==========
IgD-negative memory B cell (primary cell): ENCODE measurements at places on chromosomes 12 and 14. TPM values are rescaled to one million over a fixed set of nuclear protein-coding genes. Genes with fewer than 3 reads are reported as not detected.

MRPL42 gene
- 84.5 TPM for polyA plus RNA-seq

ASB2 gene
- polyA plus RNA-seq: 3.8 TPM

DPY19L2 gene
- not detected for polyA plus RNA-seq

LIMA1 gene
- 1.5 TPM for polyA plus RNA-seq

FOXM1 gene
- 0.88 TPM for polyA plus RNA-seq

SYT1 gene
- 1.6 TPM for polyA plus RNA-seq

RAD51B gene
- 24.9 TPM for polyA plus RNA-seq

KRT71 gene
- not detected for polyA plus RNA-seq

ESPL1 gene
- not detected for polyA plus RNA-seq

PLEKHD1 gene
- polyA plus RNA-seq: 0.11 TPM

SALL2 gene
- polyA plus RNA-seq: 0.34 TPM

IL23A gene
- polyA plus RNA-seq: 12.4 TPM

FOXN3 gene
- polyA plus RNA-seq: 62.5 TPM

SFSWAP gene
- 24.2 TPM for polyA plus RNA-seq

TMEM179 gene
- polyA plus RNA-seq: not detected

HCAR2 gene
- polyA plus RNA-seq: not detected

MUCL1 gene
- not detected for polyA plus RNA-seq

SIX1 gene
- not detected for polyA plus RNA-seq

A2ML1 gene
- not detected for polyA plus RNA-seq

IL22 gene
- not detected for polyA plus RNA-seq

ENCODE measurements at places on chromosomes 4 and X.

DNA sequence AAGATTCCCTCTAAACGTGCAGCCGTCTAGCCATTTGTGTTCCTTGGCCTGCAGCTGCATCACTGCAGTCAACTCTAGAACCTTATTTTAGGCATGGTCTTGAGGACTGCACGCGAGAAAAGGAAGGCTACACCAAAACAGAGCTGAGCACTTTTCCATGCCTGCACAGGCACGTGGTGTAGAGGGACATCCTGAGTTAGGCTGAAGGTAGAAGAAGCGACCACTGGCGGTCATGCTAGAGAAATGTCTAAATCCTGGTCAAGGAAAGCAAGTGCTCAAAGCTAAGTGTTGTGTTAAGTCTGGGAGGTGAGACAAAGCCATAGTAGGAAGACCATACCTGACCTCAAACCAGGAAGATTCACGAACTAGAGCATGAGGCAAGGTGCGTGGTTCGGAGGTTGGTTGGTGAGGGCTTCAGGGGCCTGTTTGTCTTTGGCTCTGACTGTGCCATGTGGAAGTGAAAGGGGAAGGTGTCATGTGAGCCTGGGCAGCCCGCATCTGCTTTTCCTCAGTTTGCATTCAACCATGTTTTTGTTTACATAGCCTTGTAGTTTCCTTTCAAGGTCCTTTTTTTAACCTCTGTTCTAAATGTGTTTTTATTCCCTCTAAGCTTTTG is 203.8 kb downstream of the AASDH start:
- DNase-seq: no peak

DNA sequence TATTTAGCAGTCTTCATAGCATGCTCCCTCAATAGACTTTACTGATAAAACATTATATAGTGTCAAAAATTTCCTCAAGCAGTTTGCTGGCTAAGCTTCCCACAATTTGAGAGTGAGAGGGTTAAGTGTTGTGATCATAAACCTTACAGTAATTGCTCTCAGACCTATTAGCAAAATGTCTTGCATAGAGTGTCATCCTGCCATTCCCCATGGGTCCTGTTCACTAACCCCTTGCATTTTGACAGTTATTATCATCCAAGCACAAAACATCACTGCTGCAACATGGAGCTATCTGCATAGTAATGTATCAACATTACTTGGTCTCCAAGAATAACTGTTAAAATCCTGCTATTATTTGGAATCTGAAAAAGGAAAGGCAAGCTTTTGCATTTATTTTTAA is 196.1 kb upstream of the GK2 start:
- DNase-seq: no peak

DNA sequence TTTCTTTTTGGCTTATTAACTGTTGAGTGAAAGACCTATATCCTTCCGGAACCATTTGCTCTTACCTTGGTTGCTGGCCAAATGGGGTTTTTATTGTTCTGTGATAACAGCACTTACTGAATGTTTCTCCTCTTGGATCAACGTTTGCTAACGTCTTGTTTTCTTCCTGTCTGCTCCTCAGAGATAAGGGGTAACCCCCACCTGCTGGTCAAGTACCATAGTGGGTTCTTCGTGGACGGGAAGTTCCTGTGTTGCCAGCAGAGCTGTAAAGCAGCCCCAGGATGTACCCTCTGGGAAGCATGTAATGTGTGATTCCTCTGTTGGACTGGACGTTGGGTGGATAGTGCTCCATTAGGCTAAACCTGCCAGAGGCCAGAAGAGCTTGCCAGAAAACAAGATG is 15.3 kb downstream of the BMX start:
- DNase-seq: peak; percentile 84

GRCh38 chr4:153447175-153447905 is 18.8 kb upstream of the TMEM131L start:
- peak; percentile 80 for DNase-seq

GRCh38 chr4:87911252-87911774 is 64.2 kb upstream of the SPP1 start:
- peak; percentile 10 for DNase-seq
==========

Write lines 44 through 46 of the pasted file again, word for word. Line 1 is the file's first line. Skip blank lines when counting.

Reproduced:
- DNase-seq: no peak

DNA sequence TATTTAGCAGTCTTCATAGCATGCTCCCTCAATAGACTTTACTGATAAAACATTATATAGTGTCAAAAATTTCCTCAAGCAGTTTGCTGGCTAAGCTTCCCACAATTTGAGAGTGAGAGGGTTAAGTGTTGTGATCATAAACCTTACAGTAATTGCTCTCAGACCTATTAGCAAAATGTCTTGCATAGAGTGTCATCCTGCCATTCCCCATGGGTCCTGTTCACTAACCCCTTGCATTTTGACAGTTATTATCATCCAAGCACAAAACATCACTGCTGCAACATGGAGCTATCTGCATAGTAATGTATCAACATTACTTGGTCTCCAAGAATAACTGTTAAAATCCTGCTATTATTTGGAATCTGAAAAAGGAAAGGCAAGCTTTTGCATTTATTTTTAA is 196.1 kb upstream of the GK2 start:
- DNase-seq: no peak